The Candlestick chart is used in stocks, equity, foreign exchange and commodities trading to keep track of the price movement. You can use it in all time frames—whether you are a long term investor or indulge in day trading, this chart can be equally useful.
Anatomy of a Candlestick Chart
The Candlestick chart is plotted with a data set that contains Open, Close, High and Low values for each time period you want to plot. The hollow/solid portion is called the Body. The lines above and below the Body are called Upper and Lower Shadow respectively. The Highest Trading Price is marked by the top of the Upper Shadow and the Lowest trading Price is marked by the bottom of the Lower Shadow. During selling pressure(Bearish tendencies), the Opening Price is more than the Closing Price and you get a solid body. Conversely, during buying pressure (Bullish tendencies), the Closing Price is more than the Opening Price and you get a hollow body.
How to interpret Candlestick charts ?
The chart below plots the stock price movement of GE for 1 month.
As we saw earlier, each Candlestick shows the opening price, closing price, highest trading price and lowest trading price of the stock on that particular day. Based on these 4 prices, Candlesticks can form various patterns like Engulfing, Hammer, Shooting Star, Doji and many more. We discuss some of these patterns in the next section.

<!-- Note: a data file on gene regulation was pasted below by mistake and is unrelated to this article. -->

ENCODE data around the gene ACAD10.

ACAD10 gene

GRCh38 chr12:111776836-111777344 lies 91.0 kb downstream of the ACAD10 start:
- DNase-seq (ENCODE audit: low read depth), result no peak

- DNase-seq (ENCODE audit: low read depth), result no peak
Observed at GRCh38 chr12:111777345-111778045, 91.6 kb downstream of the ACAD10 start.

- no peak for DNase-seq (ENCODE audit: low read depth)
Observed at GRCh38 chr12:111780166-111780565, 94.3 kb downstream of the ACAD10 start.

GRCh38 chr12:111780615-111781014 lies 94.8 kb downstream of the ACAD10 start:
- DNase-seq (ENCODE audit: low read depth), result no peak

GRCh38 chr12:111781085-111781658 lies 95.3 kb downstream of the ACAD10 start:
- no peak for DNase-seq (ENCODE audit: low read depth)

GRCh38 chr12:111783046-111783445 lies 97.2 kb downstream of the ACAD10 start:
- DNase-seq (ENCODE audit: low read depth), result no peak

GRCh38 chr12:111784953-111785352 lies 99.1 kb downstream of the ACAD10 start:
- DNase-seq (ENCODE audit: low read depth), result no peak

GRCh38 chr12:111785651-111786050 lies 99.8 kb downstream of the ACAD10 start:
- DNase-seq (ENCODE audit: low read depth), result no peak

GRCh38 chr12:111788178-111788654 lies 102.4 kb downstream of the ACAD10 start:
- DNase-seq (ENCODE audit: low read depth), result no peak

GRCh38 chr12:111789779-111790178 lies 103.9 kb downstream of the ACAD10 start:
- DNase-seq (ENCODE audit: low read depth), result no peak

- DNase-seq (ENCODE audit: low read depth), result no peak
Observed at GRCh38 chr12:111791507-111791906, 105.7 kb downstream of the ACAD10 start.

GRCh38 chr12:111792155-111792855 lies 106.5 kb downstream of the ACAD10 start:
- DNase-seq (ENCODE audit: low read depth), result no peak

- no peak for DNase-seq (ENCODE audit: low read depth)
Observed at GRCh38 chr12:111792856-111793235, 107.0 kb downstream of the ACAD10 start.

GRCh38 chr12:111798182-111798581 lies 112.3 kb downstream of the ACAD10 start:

Candlestick Chart Patterns
Bullish Engulfing pattern is formed when a small solid Candlestick is followed by a large hollow Candlestick which completely 'engulfs' the smaller Candlestick. It indicates that the buyers have taken control of a stock's price movement from the sellers.
Bearish Engulfing pattern is formed when a small hollow Candlestick is followed by a large solid Candlestick which completely ‘engulfs’ the smaller Candlestick. It indicates that the sellers have taken control of a stock’s price movement from the buyers.
Hammer candlestick is formed when a stock moves significantly lower than the opening price but rallies in the day to close above or near the opening price.
Shooting Star (Bullish)
Shooting Star candlestick is formed when a stock moves significantly higher than the opening price but rallies in the day to close below or near the opening price. It is an inverted Hammer.
Doji candlesticks form when a stock's open and close are almost equal. The length of the upper and lower shadows can vary, and the resulting candlestick looks like a cross, an inverted cross, or a plus sign. A Doji indicates a sense of indecision between buyers and sellers.
We have covered the basic Candlestick patterns in this article. Click here to know about other patterns.